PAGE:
Liquor baron Vijay Mallya today sought dismissal of Enforcement Department's (ED) plea for withdrawal of an exemption granted to him from personal appearance...
Liquor baron Vijay Mallya today sought dismissal of Enforcement Department’s (ED) plea for withdrawal of an exemption granted to him from personal appearance by a Delhi court in a case lodged for allegedly evading summons in connection with FERA violation case.
Chief Metropolitan Magistrate Sumit Dass fixed the matter for further hearing on Vijay Mallya’s reply to ED’s plea, which was filed through his counsel.
The court had in December 2000, allowed Mallya’s plea seeking permanent exemption from personal appearance.
In his reply, the businessman submitted that “his physical appearance is not required at the stage of final arguments since a duly authorised counsel on his behalf has been appearing before the court on each date of hearing.”
“Accused has diligently complied with all the directions of this court. It is also evident from the record that there is neither any allegation against the accused for violating the directions of this court nor any misuse of the liberty granted by this court at any stage of trial.
“Therefore, the application filed by the complainant (ED) seeking physical appearance of the accused is completely misplaced, untenable and unsustainable in the eyes of law,” the reply said.
The court had issued notice to Mallya on ED’s plea which has also sought issuance of non-bailable warrant against the Chairman of the now-defunct Kingfisher Airlines to secure his presence in the ongoing trial of the case.
The court, on the last hearing, had asked the accused to file a “proper reply” to ED’s plea after noting that the reply filed by Mallya, through his lawyer, did not bear the former MP’s signatures.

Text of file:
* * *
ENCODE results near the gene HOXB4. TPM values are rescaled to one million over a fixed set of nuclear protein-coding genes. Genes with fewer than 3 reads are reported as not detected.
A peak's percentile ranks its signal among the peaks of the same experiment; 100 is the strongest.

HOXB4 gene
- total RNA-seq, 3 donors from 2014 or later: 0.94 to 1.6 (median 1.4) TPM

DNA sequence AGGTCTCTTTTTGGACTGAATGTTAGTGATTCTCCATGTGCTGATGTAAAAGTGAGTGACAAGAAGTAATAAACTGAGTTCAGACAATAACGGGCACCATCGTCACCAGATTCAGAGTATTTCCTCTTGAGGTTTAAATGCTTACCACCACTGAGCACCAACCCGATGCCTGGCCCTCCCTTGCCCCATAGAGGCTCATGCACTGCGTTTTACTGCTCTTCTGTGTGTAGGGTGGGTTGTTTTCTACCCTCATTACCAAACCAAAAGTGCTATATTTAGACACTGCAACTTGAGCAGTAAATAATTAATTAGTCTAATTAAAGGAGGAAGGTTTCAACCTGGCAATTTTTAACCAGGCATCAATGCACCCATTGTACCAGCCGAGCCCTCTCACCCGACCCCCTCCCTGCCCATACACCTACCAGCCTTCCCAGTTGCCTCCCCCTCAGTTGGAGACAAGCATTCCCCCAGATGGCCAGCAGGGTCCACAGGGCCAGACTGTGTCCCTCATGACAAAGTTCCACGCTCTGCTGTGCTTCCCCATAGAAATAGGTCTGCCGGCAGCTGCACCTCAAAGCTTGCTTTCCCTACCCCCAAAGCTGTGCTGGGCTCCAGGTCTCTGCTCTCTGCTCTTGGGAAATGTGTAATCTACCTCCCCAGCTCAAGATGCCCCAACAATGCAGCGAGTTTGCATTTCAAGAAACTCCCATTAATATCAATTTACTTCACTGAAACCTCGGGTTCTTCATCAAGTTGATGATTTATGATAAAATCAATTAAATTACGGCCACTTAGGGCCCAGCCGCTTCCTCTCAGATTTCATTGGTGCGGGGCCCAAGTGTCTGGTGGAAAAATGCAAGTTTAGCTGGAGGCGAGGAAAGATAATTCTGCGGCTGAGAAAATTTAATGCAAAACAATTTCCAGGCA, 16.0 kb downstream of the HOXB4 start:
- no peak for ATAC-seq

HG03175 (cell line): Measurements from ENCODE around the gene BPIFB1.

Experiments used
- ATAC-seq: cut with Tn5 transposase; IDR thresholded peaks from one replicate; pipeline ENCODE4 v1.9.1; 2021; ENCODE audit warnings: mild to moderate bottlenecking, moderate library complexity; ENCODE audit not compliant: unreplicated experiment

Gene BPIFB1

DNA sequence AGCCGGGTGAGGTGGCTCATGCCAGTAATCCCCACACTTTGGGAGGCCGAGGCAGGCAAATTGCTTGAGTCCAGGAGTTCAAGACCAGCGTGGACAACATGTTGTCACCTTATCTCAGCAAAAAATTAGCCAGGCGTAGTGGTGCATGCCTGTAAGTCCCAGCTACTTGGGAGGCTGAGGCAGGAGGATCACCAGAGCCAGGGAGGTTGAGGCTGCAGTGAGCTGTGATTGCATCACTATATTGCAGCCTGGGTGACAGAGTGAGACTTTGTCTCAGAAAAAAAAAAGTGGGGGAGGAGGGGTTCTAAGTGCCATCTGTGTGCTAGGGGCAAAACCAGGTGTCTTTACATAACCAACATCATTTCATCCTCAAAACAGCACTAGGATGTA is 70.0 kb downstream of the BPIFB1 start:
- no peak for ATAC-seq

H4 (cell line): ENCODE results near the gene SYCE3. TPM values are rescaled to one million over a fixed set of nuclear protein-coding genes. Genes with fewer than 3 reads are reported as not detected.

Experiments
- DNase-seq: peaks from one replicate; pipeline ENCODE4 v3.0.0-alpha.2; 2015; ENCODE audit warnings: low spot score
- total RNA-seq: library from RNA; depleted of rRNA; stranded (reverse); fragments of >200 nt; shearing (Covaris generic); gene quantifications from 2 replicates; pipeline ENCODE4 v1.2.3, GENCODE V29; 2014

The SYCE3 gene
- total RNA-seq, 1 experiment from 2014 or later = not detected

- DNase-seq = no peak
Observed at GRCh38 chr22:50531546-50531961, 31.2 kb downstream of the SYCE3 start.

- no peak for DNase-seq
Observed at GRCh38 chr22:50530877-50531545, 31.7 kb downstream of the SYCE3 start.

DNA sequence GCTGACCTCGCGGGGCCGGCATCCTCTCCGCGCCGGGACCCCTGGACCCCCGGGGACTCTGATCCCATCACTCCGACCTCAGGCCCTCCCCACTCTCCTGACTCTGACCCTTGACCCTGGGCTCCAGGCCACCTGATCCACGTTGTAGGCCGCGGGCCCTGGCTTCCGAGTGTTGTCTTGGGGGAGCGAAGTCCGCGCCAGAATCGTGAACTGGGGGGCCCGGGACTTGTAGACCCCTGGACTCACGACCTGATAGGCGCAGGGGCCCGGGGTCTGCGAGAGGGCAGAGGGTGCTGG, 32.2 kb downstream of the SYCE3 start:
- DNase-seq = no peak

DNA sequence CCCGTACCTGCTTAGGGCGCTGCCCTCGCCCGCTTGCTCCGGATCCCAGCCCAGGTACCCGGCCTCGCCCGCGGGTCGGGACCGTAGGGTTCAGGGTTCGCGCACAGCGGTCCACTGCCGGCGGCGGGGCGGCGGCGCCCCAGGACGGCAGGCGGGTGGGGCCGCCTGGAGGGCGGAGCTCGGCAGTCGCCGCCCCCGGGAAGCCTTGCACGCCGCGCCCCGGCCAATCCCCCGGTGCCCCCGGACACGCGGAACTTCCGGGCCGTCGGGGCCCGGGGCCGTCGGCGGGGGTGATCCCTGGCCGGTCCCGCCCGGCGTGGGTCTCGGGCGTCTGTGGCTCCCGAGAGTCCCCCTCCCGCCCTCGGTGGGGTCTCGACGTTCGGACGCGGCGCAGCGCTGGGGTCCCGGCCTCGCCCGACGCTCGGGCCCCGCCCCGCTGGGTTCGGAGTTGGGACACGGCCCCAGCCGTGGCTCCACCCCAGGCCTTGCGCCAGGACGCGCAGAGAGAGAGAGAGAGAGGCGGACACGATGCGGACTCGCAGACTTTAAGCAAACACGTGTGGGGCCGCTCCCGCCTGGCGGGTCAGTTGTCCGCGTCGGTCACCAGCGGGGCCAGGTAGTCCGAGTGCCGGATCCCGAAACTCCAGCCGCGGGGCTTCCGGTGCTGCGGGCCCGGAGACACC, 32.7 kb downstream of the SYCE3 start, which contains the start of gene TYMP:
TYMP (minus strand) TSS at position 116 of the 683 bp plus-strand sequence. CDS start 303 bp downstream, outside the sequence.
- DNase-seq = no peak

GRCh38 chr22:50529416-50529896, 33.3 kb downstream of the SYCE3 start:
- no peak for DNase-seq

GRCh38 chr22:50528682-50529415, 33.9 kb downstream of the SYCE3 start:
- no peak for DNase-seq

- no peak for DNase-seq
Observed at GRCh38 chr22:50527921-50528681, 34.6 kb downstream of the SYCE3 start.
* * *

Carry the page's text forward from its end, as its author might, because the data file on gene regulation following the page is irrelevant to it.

ED’s application, filed through prosecutor N K Matta, has requested the court to direct the accused for his physical appearance in the case which is at its final stage.
The agency’s plea has said Mallya was reported to be in the United Kingdom and his presence in the ongoing trial of this case was essential and sought the court’s direction to him to remain personally present in every hearing.
The agency has urged the court to “withdraw the exemption given from personal appearance of the accused and to issue non-bailable warrant to secure the presence of the accused in the ongoing trial”.
Earlier, Matta had argued that the court should recall its December 2000 order by which Mallya was granted permanent exemption from personal appearance as a PMLA court in Mumbai has recently issued an open-ended warrant against Mallya in connection with a money laundering case.
In this case, ED had alleged that Mallya had violated the provisions of Foreign Exchange Regulation Act (FERA) in arranging funds to advertise his company’s liquor products abroad.
ED had claimed that Mallya was summoned on four occasions for questioning in connection with a contract signed in December 1995 with London-based firm Benetton Formula Ltd for promotion of the Kingfisher brand abroad.
When Mallya failed to appear before ED in response to the summons, a complaint was filed on March 8, 2000 before a court here and later on charges were framed against him under FERA.
According to ED, Mallya had allegedly paid 200,000 dollars to the British firm for displaying Kingfisher logo in Formula One World Championships in London and some European countries in 1996, 1997 and 1998.
The agency had claimed that the money was allegedly paid without prior approval from RBI in violation of FERA norms.